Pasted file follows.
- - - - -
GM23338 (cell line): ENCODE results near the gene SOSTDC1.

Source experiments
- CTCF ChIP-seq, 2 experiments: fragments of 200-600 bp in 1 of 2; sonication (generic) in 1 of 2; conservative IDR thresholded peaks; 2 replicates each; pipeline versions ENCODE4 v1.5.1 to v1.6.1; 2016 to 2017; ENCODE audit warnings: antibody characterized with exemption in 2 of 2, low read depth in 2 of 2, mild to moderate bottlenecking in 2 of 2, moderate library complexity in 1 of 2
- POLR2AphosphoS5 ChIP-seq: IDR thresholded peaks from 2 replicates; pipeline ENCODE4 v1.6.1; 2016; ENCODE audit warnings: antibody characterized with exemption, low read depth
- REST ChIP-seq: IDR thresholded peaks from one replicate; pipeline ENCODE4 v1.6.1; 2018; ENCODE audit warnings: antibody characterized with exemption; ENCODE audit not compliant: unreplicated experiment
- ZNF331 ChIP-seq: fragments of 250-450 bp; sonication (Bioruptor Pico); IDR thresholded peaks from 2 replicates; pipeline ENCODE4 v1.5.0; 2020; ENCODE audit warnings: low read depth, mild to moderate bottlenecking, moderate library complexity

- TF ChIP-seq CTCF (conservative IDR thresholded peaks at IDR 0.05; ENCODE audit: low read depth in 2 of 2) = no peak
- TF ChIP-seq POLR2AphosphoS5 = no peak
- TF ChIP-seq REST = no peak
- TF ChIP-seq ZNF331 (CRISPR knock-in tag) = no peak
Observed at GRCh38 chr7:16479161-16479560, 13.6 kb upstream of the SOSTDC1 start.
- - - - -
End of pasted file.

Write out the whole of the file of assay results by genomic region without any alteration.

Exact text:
GM23338 (cell line): ENCODE results near the gene SOSTDC1.

Source experiments
- CTCF ChIP-seq, 2 experiments: fragments of 200-600 bp in 1 of 2; sonication (generic) in 1 of 2; conservative IDR thresholded peaks; 2 replicates each; pipeline versions ENCODE4 v1.5.1 to v1.6.1; 2016 to 2017; ENCODE audit warnings: antibody characterized with exemption in 2 of 2, low read depth in 2 of 2, mild to moderate bottlenecking in 2 of 2, moderate library complexity in 1 of 2
- POLR2AphosphoS5 ChIP-seq: IDR thresholded peaks from 2 replicates; pipeline ENCODE4 v1.6.1; 2016; ENCODE audit warnings: antibody characterized with exemption, low read depth
- REST ChIP-seq: IDR thresholded peaks from one replicate; pipeline ENCODE4 v1.6.1; 2018; ENCODE audit warnings: antibody characterized with exemption; ENCODE audit not compliant: unreplicated experiment
- ZNF331 ChIP-seq: fragments of 250-450 bp; sonication (Bioruptor Pico); IDR thresholded peaks from 2 replicates; pipeline ENCODE4 v1.5.0; 2020; ENCODE audit warnings: low read depth, mild to moderate bottlenecking, moderate library complexity

- TF ChIP-seq CTCF (conservative IDR thresholded peaks at IDR 0.05; ENCODE audit: low read depth in 2 of 2) = no peak
- TF ChIP-seq POLR2AphosphoS5 = no peak
- TF ChIP-seq REST = no peak
- TF ChIP-seq ZNF331 (CRISPR knock-in tag) = no peak
Observed at GRCh38 chr7:16479161-16479560, 13.6 kb upstream of the SOSTDC1 start.